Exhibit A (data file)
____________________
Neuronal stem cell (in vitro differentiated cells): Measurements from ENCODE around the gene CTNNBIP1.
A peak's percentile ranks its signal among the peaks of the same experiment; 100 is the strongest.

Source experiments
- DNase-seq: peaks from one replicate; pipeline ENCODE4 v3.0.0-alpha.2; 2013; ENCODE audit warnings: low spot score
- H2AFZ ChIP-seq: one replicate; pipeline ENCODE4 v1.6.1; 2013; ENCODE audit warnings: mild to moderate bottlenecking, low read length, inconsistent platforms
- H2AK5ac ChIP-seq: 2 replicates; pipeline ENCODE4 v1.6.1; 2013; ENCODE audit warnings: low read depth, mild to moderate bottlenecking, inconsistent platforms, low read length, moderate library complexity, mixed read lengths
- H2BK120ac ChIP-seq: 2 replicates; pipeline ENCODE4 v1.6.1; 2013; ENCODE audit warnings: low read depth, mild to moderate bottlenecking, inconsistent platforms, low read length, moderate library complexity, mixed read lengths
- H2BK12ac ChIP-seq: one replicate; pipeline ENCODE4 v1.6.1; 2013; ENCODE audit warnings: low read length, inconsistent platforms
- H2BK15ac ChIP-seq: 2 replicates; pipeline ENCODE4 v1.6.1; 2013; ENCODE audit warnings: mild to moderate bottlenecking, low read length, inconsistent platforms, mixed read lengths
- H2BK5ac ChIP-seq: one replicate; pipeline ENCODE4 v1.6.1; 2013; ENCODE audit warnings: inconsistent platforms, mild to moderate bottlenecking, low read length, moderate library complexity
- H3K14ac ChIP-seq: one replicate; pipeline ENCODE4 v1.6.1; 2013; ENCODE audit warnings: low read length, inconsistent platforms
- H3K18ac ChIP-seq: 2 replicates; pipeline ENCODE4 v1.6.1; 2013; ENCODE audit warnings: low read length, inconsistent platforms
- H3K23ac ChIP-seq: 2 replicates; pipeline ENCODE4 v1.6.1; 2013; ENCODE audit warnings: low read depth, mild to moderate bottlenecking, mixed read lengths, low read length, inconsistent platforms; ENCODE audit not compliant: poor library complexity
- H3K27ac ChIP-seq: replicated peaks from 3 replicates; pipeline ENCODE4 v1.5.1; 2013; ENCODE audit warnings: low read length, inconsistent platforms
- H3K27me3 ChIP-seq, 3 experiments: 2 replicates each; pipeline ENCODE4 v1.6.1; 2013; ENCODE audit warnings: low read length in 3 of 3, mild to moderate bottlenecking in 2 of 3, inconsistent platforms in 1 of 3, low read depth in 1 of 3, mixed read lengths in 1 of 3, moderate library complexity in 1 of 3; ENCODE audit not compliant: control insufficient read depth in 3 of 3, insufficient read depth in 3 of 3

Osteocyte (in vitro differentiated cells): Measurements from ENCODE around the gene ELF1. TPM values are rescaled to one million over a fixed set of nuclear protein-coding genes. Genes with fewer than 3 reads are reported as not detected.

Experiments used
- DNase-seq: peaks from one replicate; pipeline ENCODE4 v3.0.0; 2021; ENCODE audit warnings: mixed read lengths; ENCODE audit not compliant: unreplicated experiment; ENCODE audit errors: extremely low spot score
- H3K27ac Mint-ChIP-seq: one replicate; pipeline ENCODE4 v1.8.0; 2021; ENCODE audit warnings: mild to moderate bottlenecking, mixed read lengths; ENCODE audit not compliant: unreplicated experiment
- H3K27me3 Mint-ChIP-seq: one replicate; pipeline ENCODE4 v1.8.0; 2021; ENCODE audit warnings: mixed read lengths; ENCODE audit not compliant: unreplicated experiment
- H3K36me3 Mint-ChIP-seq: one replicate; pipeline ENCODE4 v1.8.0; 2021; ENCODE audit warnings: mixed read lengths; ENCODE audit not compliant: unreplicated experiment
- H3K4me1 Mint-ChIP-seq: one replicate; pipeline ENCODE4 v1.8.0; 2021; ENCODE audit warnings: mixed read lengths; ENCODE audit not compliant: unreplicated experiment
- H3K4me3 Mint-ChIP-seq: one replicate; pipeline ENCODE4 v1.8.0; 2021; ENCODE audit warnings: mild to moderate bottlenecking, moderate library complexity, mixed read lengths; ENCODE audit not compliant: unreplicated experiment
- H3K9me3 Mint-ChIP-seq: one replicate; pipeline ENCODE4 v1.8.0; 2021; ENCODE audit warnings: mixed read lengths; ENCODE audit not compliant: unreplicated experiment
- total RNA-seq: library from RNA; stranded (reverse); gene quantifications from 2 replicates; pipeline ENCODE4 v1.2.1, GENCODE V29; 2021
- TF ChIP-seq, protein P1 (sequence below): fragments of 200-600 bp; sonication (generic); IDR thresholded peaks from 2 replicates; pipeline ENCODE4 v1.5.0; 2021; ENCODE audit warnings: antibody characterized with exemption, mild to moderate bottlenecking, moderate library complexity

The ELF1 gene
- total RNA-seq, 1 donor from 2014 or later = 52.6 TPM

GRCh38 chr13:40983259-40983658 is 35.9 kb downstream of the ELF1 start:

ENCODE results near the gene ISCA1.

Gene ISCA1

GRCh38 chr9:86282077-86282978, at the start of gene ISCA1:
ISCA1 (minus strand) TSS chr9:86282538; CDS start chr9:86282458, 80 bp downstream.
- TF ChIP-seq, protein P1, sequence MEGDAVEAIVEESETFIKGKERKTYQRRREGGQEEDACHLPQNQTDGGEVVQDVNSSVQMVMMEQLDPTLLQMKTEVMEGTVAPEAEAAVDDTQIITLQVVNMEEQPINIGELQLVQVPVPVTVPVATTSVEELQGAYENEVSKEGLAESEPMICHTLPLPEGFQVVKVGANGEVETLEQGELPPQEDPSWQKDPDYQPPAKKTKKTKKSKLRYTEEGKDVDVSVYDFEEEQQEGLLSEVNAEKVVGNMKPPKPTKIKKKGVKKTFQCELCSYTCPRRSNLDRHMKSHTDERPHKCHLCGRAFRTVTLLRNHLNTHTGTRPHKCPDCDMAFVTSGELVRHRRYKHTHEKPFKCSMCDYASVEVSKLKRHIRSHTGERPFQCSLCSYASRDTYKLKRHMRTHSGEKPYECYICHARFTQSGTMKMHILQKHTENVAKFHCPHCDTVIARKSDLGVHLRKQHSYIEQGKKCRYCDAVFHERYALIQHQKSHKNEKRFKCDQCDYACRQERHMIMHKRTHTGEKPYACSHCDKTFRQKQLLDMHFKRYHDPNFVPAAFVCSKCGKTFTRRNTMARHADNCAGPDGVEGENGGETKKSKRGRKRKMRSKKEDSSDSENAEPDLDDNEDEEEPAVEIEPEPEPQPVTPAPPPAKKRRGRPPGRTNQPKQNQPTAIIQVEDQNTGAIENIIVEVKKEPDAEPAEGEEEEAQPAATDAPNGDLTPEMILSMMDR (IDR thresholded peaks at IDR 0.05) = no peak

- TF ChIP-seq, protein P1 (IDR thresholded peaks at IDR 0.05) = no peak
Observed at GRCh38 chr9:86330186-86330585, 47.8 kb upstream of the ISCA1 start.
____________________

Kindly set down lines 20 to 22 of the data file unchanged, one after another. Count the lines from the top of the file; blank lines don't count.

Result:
- H3K27me3 Mint-ChIP-seq: one replicate; pipeline ENCODE4 v1.8.0; 2021; ENCODE audit warnings: mixed read lengths; ENCODE audit not compliant: unreplicated experiment
- H3K36me3 Mint-ChIP-seq: one replicate; pipeline ENCODE4 v1.8.0; 2021; ENCODE audit warnings: mixed read lengths; ENCODE audit not compliant: unreplicated experiment
- H3K4me1 Mint-ChIP-seq: one replicate; pipeline ENCODE4 v1.8.0; 2021; ENCODE audit warnings: mixed read lengths; ENCODE audit not compliant: unreplicated experiment